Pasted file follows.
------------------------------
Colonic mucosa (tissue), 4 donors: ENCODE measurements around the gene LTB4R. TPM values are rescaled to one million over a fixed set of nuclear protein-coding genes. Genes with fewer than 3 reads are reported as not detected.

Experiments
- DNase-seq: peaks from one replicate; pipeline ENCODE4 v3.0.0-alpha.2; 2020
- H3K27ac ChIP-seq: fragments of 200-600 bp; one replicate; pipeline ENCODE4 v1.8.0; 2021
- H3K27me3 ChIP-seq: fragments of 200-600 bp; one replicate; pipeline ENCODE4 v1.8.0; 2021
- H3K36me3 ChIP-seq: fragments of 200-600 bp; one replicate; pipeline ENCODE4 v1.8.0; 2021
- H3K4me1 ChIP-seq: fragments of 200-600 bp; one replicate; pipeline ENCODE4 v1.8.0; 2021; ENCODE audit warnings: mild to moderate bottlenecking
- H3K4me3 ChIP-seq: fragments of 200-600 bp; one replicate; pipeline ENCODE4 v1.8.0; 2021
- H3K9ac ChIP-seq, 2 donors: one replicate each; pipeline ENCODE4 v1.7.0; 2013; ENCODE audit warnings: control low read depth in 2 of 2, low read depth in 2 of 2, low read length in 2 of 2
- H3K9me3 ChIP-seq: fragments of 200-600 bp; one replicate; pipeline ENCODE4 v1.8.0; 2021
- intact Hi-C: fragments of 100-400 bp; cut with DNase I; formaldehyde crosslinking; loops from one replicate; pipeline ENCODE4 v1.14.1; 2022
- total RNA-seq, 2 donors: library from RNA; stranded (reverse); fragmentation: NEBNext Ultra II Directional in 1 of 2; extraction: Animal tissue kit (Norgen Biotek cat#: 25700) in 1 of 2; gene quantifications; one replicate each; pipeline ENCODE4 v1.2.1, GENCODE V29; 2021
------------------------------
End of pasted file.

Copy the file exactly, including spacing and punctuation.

Colonic mucosa (tissue), 4 donors: ENCODE measurements around the gene LTB4R. TPM values are rescaled to one million over a fixed set of nuclear protein-coding genes. Genes with fewer than 3 reads are reported as not detected.

Experiments
- DNase-seq: peaks from one replicate; pipeline ENCODE4 v3.0.0-alpha.2; 2020
- H3K27ac ChIP-seq: fragments of 200-600 bp; one replicate; pipeline ENCODE4 v1.8.0; 2021
- H3K27me3 ChIP-seq: fragments of 200-600 bp; one replicate; pipeline ENCODE4 v1.8.0; 2021
- H3K36me3 ChIP-seq: fragments of 200-600 bp; one replicate; pipeline ENCODE4 v1.8.0; 2021
- H3K4me1 ChIP-seq: fragments of 200-600 bp; one replicate; pipeline ENCODE4 v1.8.0; 2021; ENCODE audit warnings: mild to moderate bottlenecking
- H3K4me3 ChIP-seq: fragments of 200-600 bp; one replicate; pipeline ENCODE4 v1.8.0; 2021
- H3K9ac ChIP-seq, 2 donors: one replicate each; pipeline ENCODE4 v1.7.0; 2013; ENCODE audit warnings: control low read depth in 2 of 2, low read depth in 2 of 2, low read length in 2 of 2
- H3K9me3 ChIP-seq: fragments of 200-600 bp; one replicate; pipeline ENCODE4 v1.8.0; 2021
- intact Hi-C: fragments of 100-400 bp; cut with DNase I; formaldehyde crosslinking; loops from one replicate; pipeline ENCODE4 v1.14.1; 2022
- total RNA-seq, 2 donors: library from RNA; stranded (reverse); fragmentation: NEBNext Ultra II Directional in 1 of 2; extraction: Animal tissue kit (Norgen Biotek cat#: 25700) in 1 of 2; gene quantifications; one replicate each; pipeline ENCODE4 v1.2.1, GENCODE V29; 2021